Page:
If the census bureau’s statistics can be trusted, this is just more evidence that the count was off.
The official tabulation on November 2, was 122.3 million voters.
The census bureau predicted post-election that 125.7 million people (thought they) had voted.
Why when we have so much evidence that the count was off and could have been easily manipulated by the corporate computers of Diebold and ES&S, which counted 80% of the vote, including 30% with no paper trail whatsoever, why are not more people questioning the validity of this election?
From a comment in a previous post: Fired Ohio Election Board staffer defiant over “retribution”.
Eaton made national news last December during Ohio’s election recount when she swore in an affidavit that a Triad voting machine technician replaced the hard drive on Hocking County’s central computer and tabulation machine.
Joe Trippi is launching a new organization, Change America, with a mission to “put the spotlight on the corporate and political assault on Americans’ retirement security.”
The first and best example is United Airlines and the company’s treatment of their employee pension plan. In a conference call today Joe said that Change America wants to “spread the word about the raid on United employee pensions, with alarm about how the cascading effect is going to affect all Americans,” because the United pension loss is “just an opening salvo” with many other companies now looking at getting rid of their own pension obligations.
Get rid of manufacturing in the US because the workers vote Democrat? Because the jobs are too secure, and security makes the workers too uppity? Is that wingnut enough for you? Or is it the current thinking in “conservative” circles? Take a look here.
I found this while researching for a piece I’ll be posting in a bit.
One 200-person Wal-Mart store may result in a cost to federal taxpayers of $420,750 per year – about $2,103 per employee. Specifically, the low wages result in the following additional public costs being passed along to taxpayers PER STORE:
* $36,000 a year for free and reduced lunches.
* $42,000 a year for Section 8 housing assistance.
* $125,000 a year for federal tax credits and deductions for low-income families.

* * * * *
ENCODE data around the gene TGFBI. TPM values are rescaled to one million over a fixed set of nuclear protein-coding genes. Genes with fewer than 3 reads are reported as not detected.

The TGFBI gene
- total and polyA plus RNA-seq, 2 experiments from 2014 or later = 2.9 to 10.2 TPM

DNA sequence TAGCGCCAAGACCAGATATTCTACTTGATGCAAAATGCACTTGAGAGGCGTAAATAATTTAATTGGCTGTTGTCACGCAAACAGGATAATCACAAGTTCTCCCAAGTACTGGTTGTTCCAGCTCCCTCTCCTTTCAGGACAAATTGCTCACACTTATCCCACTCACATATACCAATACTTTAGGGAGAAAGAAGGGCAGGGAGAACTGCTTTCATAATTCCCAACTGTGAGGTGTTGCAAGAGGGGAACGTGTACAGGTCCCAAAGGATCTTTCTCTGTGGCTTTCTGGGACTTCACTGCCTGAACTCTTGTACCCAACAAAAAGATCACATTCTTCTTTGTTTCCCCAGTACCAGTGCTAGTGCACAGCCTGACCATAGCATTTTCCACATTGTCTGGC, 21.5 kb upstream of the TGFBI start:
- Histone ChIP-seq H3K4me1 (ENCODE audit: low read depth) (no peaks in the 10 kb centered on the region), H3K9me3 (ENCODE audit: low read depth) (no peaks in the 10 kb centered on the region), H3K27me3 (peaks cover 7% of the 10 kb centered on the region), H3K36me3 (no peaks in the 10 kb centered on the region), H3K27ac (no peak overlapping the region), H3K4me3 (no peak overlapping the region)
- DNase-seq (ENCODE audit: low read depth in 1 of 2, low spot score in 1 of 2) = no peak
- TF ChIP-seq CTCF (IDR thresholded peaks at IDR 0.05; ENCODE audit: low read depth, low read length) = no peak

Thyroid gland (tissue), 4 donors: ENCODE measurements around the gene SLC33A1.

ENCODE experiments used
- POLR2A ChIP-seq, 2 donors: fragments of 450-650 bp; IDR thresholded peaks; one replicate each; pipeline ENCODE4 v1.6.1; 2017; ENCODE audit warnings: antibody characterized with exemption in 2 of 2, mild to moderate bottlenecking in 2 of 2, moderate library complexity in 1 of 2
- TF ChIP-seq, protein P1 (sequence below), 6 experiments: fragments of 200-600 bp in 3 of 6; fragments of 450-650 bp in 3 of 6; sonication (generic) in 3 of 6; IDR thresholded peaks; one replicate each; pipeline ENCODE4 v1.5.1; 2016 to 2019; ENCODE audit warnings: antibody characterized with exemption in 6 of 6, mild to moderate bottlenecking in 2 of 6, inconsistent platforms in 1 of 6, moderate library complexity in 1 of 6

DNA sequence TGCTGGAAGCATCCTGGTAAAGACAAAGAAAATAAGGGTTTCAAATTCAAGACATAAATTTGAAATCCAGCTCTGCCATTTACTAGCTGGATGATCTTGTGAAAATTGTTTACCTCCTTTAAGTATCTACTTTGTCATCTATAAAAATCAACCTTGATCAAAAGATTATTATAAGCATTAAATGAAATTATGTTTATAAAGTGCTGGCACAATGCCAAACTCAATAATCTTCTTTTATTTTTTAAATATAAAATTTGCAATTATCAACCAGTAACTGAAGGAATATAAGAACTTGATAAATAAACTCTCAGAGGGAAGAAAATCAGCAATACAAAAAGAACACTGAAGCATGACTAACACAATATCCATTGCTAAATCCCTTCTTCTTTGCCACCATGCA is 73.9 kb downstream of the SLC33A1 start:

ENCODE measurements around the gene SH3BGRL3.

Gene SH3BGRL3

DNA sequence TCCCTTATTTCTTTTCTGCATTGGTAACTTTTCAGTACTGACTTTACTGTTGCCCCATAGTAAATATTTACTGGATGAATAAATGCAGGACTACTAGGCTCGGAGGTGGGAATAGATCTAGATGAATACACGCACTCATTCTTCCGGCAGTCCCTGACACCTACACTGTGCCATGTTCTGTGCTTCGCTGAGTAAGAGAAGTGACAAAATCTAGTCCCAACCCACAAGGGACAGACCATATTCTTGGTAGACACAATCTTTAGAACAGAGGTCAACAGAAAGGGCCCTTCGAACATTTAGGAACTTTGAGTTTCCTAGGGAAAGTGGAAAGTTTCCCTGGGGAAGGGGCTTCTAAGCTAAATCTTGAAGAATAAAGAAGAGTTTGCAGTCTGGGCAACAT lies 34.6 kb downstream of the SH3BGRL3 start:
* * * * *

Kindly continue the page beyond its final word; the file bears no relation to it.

* $100,000 a year for the additional Title I expenses.
* $108,000 a year for the additional federal health care costs of moving into state children’s health insurance programs.
* $9,750 a year for the additional costs for low income energy assistance.
NO WONDER their prices are so low — WE’RE making up the difference through our taxes!! And THEY’RE pocketing the profits!
Go see the website.
Through American Street.
The latest edition of The Acamar Journal contains a revealing (perhaps frightening, even?) analysis of how, quite possibly, basic governmental statistics on growth and inflation have been deliberately over and understated to ensure the flow of foreign capital propping up the U.S. economy doesn’t dry up (according to the author, the U.S. consumes 80% of world savings).
The author’s analysis is based on, and highlights comments by Dr. Kurt Richebacher, a former Chief Economist at Dresdner Bank–Germany’s third largest bank, and Bill Gross, the Managing Director of PIMCO, the largest bond fund management company in the world.
Items that struck me as particularly interesting are the discussion of how the housing price component of the CPI is calculated (vastly understates increases in the actual cost of owner-occupied housing in today’s market) and “hedonic pricing” (the Bureau of Statistics’ method of accounting for quality improvements not reflected in price decreases).
Read on for some stunning quotes, or read the entire article at the link above.
The maverick Republican who denied President Bush’s U.N. nominee a smooth sail through the GOP-led Senate asked colleagues Tuesday to vote against a “controversial and ineffective ambassador.”
Ignoring a White House veto threat, the House of Representatives voted Tuesday to allow federal research on stem cells taken from human embryos after an emotional debate over the meaning of life and the promise of science.
[. . .] The 238-194 vote was a rare defeat for President Bush in the Republican-controlled House and may lead to the first veto of his presidency. Fifty Republicans voted for expanded stem-cell research, while 14 Democrats opposed the bill.
But what it is … (wait for it) … is not exactly clear. Republicans defying the far right???????
Just so there is no misunderstanding, everything I have been saying approving last night’s compromise on the filibuster does not mean that any Democrats should “compromise” on Social Security. There is nothing that needs “reforming.”
Democrats have an alternative plan. It’s called Social Security.
From the in-box:
City boy, Kenny, moved to the country and bought a donkey from an old farmer for $100.00. The farmer agreed to deliver the donkey the next day.
The next day the farmer drove up and said, “Sorry son, but I have some bad news, the donkey died.”
Kenny replied, “Well then, just give me my money back.”
The farmer said, “Can’t do that. I went and spent it already.”